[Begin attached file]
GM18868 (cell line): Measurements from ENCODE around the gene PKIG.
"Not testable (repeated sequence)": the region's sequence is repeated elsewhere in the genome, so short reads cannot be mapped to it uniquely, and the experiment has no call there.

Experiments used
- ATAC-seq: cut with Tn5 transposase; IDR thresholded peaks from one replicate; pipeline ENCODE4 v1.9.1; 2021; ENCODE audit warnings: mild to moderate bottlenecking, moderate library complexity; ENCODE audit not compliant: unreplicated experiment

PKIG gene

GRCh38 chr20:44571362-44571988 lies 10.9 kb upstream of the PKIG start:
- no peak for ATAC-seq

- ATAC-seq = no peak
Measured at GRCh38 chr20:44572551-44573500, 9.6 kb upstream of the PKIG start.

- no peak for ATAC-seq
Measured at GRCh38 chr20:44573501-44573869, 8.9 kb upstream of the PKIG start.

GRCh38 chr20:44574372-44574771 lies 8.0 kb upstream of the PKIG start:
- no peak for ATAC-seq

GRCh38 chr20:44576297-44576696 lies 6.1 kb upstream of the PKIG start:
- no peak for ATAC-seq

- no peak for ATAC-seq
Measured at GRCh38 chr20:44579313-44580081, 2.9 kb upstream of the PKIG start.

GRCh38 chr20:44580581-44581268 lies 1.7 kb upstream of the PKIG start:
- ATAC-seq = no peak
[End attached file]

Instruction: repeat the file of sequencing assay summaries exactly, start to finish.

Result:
GM18868 (cell line): Measurements from ENCODE around the gene PKIG.
"Not testable (repeated sequence)": the region's sequence is repeated elsewhere in the genome, so short reads cannot be mapped to it uniquely, and the experiment has no call there.

Experiments used
- ATAC-seq: cut with Tn5 transposase; IDR thresholded peaks from one replicate; pipeline ENCODE4 v1.9.1; 2021; ENCODE audit warnings: mild to moderate bottlenecking, moderate library complexity; ENCODE audit not compliant: unreplicated experiment

PKIG gene

GRCh38 chr20:44571362-44571988 lies 10.9 kb upstream of the PKIG start:
- no peak for ATAC-seq

- ATAC-seq = no peak
Measured at GRCh38 chr20:44572551-44573500, 9.6 kb upstream of the PKIG start.

- no peak for ATAC-seq
Measured at GRCh38 chr20:44573501-44573869, 8.9 kb upstream of the PKIG start.

GRCh38 chr20:44574372-44574771 lies 8.0 kb upstream of the PKIG start:
- no peak for ATAC-seq

GRCh38 chr20:44576297-44576696 lies 6.1 kb upstream of the PKIG start:
- no peak for ATAC-seq

- no peak for ATAC-seq
Measured at GRCh38 chr20:44579313-44580081, 2.9 kb upstream of the PKIG start.

GRCh38 chr20:44580581-44581268 lies 1.7 kb upstream of the PKIG start:
- ATAC-seq = no peak